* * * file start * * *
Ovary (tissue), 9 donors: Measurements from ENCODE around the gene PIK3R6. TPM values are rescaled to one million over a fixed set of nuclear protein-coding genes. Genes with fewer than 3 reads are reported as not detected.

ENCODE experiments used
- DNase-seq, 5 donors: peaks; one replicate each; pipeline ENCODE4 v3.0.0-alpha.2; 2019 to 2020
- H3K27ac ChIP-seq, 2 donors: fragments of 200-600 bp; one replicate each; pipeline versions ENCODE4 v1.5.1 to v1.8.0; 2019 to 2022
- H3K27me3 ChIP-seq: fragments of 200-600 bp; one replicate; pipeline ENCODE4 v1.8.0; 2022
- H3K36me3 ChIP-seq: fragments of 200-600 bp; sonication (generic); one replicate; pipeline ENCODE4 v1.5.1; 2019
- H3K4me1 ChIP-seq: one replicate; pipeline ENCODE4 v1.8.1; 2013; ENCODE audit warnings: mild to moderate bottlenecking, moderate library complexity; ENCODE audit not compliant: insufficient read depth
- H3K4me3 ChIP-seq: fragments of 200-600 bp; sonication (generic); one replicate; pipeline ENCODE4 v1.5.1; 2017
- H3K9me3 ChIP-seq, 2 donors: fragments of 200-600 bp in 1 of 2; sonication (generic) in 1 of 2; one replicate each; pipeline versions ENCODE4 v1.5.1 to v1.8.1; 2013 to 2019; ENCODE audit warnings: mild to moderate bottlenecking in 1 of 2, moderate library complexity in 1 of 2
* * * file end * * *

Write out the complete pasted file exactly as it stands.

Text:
Ovary (tissue), 9 donors: Measurements from ENCODE around the gene PIK3R6. TPM values are rescaled to one million over a fixed set of nuclear protein-coding genes. Genes with fewer than 3 reads are reported as not detected.

ENCODE experiments used
- DNase-seq, 5 donors: peaks; one replicate each; pipeline ENCODE4 v3.0.0-alpha.2; 2019 to 2020
- H3K27ac ChIP-seq, 2 donors: fragments of 200-600 bp; one replicate each; pipeline versions ENCODE4 v1.5.1 to v1.8.0; 2019 to 2022
- H3K27me3 ChIP-seq: fragments of 200-600 bp; one replicate; pipeline ENCODE4 v1.8.0; 2022
- H3K36me3 ChIP-seq: fragments of 200-600 bp; sonication (generic); one replicate; pipeline ENCODE4 v1.5.1; 2019
- H3K4me1 ChIP-seq: one replicate; pipeline ENCODE4 v1.8.1; 2013; ENCODE audit warnings: mild to moderate bottlenecking, moderate library complexity; ENCODE audit not compliant: insufficient read depth
- H3K4me3 ChIP-seq: fragments of 200-600 bp; sonication (generic); one replicate; pipeline ENCODE4 v1.5.1; 2017
- H3K9me3 ChIP-seq, 2 donors: fragments of 200-600 bp in 1 of 2; sonication (generic) in 1 of 2; one replicate each; pipeline versions ENCODE4 v1.5.1 to v1.8.1; 2013 to 2019; ENCODE audit warnings: mild to moderate bottlenecking in 1 of 2, moderate library complexity in 1 of 2